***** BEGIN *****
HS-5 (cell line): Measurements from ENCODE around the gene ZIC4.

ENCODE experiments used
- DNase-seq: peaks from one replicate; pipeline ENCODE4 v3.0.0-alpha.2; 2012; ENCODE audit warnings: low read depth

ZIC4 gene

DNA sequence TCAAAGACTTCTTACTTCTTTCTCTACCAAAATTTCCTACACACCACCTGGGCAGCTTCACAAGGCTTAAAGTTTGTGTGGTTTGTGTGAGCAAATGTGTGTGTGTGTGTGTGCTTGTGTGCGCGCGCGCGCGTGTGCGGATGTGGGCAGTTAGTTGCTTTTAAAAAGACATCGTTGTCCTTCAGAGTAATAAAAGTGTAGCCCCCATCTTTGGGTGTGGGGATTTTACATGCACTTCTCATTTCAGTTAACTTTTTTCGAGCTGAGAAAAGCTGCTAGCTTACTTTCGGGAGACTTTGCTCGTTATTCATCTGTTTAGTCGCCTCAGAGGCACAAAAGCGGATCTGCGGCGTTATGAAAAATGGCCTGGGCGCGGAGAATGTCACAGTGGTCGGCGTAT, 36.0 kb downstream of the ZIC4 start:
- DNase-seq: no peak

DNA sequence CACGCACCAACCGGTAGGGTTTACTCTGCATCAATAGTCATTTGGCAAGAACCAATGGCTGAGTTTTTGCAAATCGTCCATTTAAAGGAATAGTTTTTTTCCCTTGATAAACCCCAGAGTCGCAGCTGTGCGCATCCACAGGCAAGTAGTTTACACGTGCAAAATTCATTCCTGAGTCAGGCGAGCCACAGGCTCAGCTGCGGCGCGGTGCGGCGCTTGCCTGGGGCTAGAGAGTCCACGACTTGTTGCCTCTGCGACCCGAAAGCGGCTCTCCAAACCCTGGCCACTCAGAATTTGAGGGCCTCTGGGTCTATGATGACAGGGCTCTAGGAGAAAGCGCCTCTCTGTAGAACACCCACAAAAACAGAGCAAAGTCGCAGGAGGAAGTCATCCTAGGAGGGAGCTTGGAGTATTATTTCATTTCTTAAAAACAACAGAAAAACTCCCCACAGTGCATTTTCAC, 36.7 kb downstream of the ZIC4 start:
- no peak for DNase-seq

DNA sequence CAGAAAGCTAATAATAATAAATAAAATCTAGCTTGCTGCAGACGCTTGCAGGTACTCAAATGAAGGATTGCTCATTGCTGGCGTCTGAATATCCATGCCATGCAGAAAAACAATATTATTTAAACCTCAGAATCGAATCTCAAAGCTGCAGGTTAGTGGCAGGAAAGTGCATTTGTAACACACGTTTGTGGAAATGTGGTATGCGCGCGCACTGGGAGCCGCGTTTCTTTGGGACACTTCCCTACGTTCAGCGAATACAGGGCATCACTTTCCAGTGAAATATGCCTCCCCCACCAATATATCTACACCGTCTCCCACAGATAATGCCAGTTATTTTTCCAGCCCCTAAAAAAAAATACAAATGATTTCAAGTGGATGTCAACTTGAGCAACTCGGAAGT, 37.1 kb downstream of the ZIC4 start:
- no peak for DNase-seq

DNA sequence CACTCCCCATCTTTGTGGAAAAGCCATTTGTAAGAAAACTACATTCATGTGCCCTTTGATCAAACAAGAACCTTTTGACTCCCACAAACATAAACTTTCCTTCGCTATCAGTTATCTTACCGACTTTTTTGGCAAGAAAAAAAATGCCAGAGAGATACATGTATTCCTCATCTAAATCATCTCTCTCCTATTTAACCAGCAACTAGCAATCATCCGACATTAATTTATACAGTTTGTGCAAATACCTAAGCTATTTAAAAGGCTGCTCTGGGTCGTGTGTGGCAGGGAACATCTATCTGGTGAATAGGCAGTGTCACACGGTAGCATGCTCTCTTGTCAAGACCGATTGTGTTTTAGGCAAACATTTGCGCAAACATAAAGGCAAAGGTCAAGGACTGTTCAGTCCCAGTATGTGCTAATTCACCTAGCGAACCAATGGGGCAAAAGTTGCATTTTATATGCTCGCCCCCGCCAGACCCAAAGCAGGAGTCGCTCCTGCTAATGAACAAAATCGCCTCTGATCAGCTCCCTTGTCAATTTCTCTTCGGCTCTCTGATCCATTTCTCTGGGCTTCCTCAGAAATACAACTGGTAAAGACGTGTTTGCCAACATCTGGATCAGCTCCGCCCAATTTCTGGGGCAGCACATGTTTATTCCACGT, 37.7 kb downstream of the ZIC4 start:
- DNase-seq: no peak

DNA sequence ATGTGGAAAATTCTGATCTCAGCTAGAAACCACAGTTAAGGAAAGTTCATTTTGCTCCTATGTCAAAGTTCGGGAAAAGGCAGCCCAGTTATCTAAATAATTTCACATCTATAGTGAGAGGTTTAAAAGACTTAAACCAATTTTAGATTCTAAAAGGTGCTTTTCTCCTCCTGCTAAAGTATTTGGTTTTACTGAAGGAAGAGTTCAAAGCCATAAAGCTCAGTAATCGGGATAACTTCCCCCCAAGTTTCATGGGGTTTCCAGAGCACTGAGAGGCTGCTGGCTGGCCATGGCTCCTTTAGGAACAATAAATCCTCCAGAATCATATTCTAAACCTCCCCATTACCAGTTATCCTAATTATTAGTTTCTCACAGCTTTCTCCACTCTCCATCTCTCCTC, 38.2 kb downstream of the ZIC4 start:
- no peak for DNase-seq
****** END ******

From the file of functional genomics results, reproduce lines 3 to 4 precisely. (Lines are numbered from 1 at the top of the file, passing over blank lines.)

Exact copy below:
- DNase-seq: peaks from one replicate; pipeline ENCODE4 v3.0.0-alpha.2; 2012; ENCODE audit warnings: low read depth

ZIC4 gene